States Where Alzheimer’s Is Soaring

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25. Delaware
> Increase in Alzheimer’s, 2017-2025: 27.8%
> Pct. of 65+ pop. with Alzheimer’s: 11.2% (20th lowest)
> Population 65+: 17.0% (7th highest)
> Pct. of 65+ pop. in good health: 76.8% (25th highest)
> Avg. retirement income: $26,643 (12th highest)

In Delaware, the Alzheimer’s Association forecasts a 43.1% increase in Medicaid costs related to caring for those with Alzheimer’s disease by 2025. Delaware’s elderly residents comprise 17% of the population, the seventh highest share of all states. The larger elderly population helps explain the higher incidence of Alzheimer’s disease among Delaware’s general population compared to other states. Still, among the elderly, 11.2% of 65 and over Delaware residents have the disease, a lower incidence than the average across all states.

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24. Louisiana
> Increase in Alzheimer’s, 2017-2025: 29.4%
> Pct. of 65+ pop. with Alzheimer’s: 13.0% (6th highest)
> Population 65+: 14.0% (7th lowest)
> Pct. of 65+ pop. in good health: 64.2% (2nd lowest)
> Avg. retirement income: $21,379 (12th lowest)

There were 1,670 deaths in Louisiana from Alzheimer’s disease in 2014, approximately double the number of Alzheimer’s deaths in 2000. Over the next eight years, the number of elderly people with disease is projected to climb 29.4% in Louisiana, a larger increase than average. Alzheimer’s is largely confined to older population, and Louisiana’s elderly are not particularly healthy to begin with. Only 64.2% of the state’s 65 and older population are in good health, the second smallest share in the country.

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23. Maine
> Increase in Alzheimer’s, 2017-2025: 29.6%
> Pct. of 65+ pop. with Alzheimer’s: 10.8% (11th lowest)
> Population 65+: 18.8% (2nd highest)
> Pct. of 65+ pop. in good health: 79.7% (8th highest)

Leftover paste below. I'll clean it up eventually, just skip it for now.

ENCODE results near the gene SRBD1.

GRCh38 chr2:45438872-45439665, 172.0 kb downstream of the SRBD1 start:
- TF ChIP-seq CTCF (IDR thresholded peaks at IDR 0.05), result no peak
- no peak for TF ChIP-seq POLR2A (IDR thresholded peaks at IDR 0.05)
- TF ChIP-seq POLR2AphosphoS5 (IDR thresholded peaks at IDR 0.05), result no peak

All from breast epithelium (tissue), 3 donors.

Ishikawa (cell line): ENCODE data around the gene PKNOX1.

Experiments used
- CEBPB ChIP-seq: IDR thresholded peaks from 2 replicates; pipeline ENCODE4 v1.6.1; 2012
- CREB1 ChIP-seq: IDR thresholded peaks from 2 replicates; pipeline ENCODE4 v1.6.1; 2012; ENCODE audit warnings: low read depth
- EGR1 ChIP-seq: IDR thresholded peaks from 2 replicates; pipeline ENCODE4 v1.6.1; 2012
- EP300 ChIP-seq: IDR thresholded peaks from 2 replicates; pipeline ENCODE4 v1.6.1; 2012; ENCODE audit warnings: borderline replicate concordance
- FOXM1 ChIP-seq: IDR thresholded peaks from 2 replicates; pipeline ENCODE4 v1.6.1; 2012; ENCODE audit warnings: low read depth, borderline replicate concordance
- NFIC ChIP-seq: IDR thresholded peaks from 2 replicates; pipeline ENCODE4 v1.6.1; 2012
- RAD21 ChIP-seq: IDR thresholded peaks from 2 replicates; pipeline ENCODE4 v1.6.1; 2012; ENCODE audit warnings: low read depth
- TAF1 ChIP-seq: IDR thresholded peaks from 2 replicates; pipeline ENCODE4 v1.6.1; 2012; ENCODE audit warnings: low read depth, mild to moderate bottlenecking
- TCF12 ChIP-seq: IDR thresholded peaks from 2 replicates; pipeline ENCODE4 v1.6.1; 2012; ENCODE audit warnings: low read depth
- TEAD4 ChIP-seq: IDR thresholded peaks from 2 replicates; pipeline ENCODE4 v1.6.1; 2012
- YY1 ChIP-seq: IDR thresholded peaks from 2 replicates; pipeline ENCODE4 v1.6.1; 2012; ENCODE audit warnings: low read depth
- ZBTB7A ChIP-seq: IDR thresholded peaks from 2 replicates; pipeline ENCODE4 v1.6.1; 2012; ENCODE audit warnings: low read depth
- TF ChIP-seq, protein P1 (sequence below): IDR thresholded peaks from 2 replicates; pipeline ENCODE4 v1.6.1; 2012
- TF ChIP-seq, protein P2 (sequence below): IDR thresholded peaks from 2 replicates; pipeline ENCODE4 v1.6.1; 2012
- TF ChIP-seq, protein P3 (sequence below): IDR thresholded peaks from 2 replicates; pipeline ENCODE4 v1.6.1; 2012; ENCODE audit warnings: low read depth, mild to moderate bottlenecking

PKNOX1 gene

> Avg. retirement income: $21,489 (14th lowest)

Alzheimer’s disease claimed the lives of 434 Maine residents in 2014, which amounted to an Alzheimer’s death rate of 32.6 per 100,000, slightly higher than average. By 2025, an anticipated 35,000 people in Maine will be living with the disease, a 29.6% increase from 2017. This past May, the Jackson Laboratory in Bal Harbor announced it was receiving a $2.7 million U.S. government grant for a five-year project researching Alzheimer’s prevention methods.

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22. Hawaii
> Increase in Alzheimer’s, 2017-2025: 29.6%
> Pct. of 65+ pop. with Alzheimer’s: 11.4% (21st lowest)
> Population 65+: 16.6% (8th highest)
> Pct. of 65+ pop. in good health: 82.3% (2nd highest)
> Avg. retirement income: $29,264 (5th highest)

In Hawaii, 326 people died from Alzheimer’s disease in 2014, a 176% increase from 2000. The number of people in the state with the disease will climb 29.6% to approximately 35,000 by 2025 according to the Alzheimer’s Association. Alzheimer’s is projected to increase in Hawaii faster than in most states largely because the state has a large 65 and older population, for whom the risk of Alzheimer’s will gradually increase over time. There are also relatively few individuals with the disease currently. Close to 17% of Hawaiians are 65 and over, the eighth highest share of all states.

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21. Maryland
> Increase in Alzheimer’s, 2017-2025: 30.0%
> Pct. of 65+ pop. with Alzheimer’s: 11.8% (18th highest)
> Population 65+: 14.1% (9th lowest)
> Pct. of 65+ pop. in good health: 77.6% (19th highest)
> Avg. retirement income: $31,771 (2nd highest)

Medicaid costs of caring for elderly Alzheimer’s patients will climb 42.8% in Maryland by 2025. The medical costs will increase at a faster rate than the spread of the disease. The number of people with the disease will increase from 100,000 today to a projected 130,000 in 2025 — a 30% rise. The Alzheimer’s mortality rate in Maryland is one of the lowest in the country, at just 15.6 deaths per 100,000 people.